Everything. In Massachusetts everything is up for grabs in a divorce, and it doesn't matter whether you had certain property before the marriage, or even after separation, although the court does give consideration to these factors when determining a fair and equitable division of property upon divorce. That begs the question, how does a court, or how can the parties themselves, determine what is a fair and equitable division of property? This is an extremely important question, because unlike issues of alimony, a judgment of property division is final and cannot be modified after judgment.
According to the statute governing property division, MGLA Chapter 208 ?34, the court MUST consider the following factors, and provide specific findings for each as to how they figured into the court's decision, otherwise the judgment could be reversed on appeal. If the court meets its obligation, then reversal on appeal would only occur if the court abused its discretion. Those factors are:
Length of the Marriage
The longer the marriage, the significance of each spouse's "separate" property fades. It has been suggested that marriages of 7 years or less are short-term, marriages of 7-15 years are intermediate, and marriages of more than 15 years are long term. However, courts do not use mathematical precision when determining property division, and the facts and circumstances of each case are considered apart from any others.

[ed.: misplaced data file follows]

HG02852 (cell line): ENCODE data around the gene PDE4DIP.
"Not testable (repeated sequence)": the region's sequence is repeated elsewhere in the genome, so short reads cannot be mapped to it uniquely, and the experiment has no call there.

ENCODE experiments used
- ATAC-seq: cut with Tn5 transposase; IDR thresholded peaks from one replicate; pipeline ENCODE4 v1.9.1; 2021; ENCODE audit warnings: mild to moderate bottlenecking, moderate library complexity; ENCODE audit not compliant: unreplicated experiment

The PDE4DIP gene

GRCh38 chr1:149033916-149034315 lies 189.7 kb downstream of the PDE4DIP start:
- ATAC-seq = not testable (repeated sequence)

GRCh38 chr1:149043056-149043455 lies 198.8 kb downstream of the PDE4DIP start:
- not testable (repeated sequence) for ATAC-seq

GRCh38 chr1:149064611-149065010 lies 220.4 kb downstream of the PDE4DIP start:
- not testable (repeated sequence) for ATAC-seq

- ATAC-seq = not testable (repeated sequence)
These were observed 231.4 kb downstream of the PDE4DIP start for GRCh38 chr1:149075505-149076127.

Conduct of the Parties
This does not necessarily mean that if one spouse commits adultery then the other spouse will get all of the property. More commonly this directs the court to consider to what extent one of the spouses enhanced (e.g., by sound investments) or diminished (e.g., by gambling) the value of the overall marital estate by their conduct.
Age of the Parties
Age is important for obvious reasons, and this factor is linked with others such as health, station, and employability of the parties. The older the couple, the more difficult it will be for either of them to start anew and acquire income-generating property, and it is also more likely that the marriage was long-term. In this situation property assignment can be significant. If the parties are younger, then they will likely still be able to acquire property for themselves before retirement.
Health of the Parties
If one spouse suffers from an illness or injury, then that spouse will likely receive a significant property assignment, but this always depends on the other factors as well.
"Station" of the Parties
This refers to quality of life, or standard of living. The courts want to keep each party on equal footing, such as what they enjoyed (or lacked) during the marriage so that one party does not obtain a significant enhancement to their quality of life at the expense of the other. This is where the issue of alimony can come in to play, and serve as an equalizer if there is significant property that cannot easily be divided.
Occupations of the Parties
Although many couples have occupations and careers, in many instances one of the spouses do have to sacrifice their career in furtherance of child rearing, at least to some extent, while the other spouse can devote their efforts full-time to their own career. The courts take this into consideration when dividing the property, and whether the child-rearing spouse can return to develop their career as if they had not taken time off for purposes of taking care of the home and the children.
Amount and Sources of Income